# Regression and simple SEM: identification and model comparison

I have two problems I am trying to solve. I am using MPLUS, but I have very general questions for which MPLUS knowledge will not be necessary. Terminology: y = DV, x = IV

(1) Simple regression (N=1300)

I want to compare two linear regressions. In the first model, a metric DV is predicted by 14 IVs as well as 2 covariates (age, sex). In the second model, regression coefficients of the 14 IVs are constrained to be equal, only age and sex are freely estimated.

In MPLUS, a simplified example would look like this ("on" marks regressions, and the brackets set regression weights equal):

Model I:

y on x1;
y on x2;
y on x3;
...
y on sex age;


Model II:

y on x1 (1);
y on x2 (1);
y on x3 (1);
...
y on sex age;


The first regression has 0 DF. Therefor, fit cannot be assessed, which in turns makes model comparison impossible.

How do I get the first model identified so I can compare the two models? Does a linear regression always have 0 DF? I thought about perhaps constraining two of the fourteen regression weights that are very close to each other equal - is that a valid or common approach? For instance, x2 and x14 have a similar nonsignificant regression coefficient estimate of .050 which I could constraint equal to identify the model. If I do that, I get a chi-square of 0.000 for that model with 1 DF -- can that be correct? The constrained model has a chi-square of 398 with 13 DF.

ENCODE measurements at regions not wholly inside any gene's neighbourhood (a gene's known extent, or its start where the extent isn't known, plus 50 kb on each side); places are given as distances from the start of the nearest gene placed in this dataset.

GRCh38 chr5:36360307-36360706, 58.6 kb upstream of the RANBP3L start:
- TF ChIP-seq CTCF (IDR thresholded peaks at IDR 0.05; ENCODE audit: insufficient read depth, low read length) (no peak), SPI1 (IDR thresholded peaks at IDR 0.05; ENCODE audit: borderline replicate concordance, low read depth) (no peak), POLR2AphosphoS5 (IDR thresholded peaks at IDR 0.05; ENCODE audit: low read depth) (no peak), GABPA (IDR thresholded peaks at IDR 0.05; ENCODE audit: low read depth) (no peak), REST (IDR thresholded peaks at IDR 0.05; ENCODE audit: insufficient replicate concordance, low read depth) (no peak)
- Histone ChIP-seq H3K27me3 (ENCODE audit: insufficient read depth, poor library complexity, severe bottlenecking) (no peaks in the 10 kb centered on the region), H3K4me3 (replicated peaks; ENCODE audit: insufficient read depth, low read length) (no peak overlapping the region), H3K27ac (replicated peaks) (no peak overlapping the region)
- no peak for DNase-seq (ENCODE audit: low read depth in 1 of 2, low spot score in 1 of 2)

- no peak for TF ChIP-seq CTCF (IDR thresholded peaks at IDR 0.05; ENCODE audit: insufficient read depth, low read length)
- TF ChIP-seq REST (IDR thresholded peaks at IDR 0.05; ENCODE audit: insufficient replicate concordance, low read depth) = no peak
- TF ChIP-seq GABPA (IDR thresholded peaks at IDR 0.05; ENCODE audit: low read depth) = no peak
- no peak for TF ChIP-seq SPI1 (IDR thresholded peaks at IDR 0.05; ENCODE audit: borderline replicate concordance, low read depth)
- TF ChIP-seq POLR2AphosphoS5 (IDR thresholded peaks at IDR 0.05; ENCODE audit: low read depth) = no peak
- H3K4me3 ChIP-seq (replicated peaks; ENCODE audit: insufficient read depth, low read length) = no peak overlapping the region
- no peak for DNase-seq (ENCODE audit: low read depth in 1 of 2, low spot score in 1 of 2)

My next question would be how to compare these models. MPLUS outputs AIC, BIC, RMSEA, SMRM, CFI/TLI, and I understand how to interpret them generally. However, am I allowed to interpret them for a simple regression? Am I allowed to interpret them in a model that is not identified?

And as for the model test, is it correct that I simply use the chi-square values in the two models, build the difference, multiply it by 2 and look up the value in a chi-square table for the difference between the degrees of freedom of the models?

(2) SEM (N=3500)

The second problem is somewhat similar, but involves more complex models. I am new to structural equation modeling, but assume these models to be SEMs (?).

Model I consists of 9 regressions with metric DVs, each regression has the same 6 predictors. The model allows for all variables to be correlated (also y with y and x with x). The DV is a the second measurement point of y (yt2), and the regressions control for the first measurement point of (yt1). So, we're really predicting changes in y.

Model I estimates all regressions freely, while model II constrains each x to affect all y in the same way. Again, a simplified example:

Model I:

y1t2 on x1 x2 x3 y1t1;
y2t2 on x1 x2 x3 y2t2;
...
y9t2 on x1 x2 x3 y9t2;


Model II:

y1t1 on x1 x2 x3 y1t2 (1 2 3 4);
y2t1 on x1 x2 x3 y2t2 (1 2 3 5);
...
y9t1 on x1 x2 x3 y9t2 (1 2 3 6);


Is it valid to compare these two models in the way mentioned above (chi-square difference test)? Can fit indices be interpreted normally?

Model I has a chi-square of 197.293 and 72 DF, model II 617.376 and 120 DF, so that would be 120-72 DF, 2*(617.376-197.293) --> p<.001 ?

Regarding your first question, part 1:

Linear regression is "just-identified" in SEM. This is also called "fully-saturated."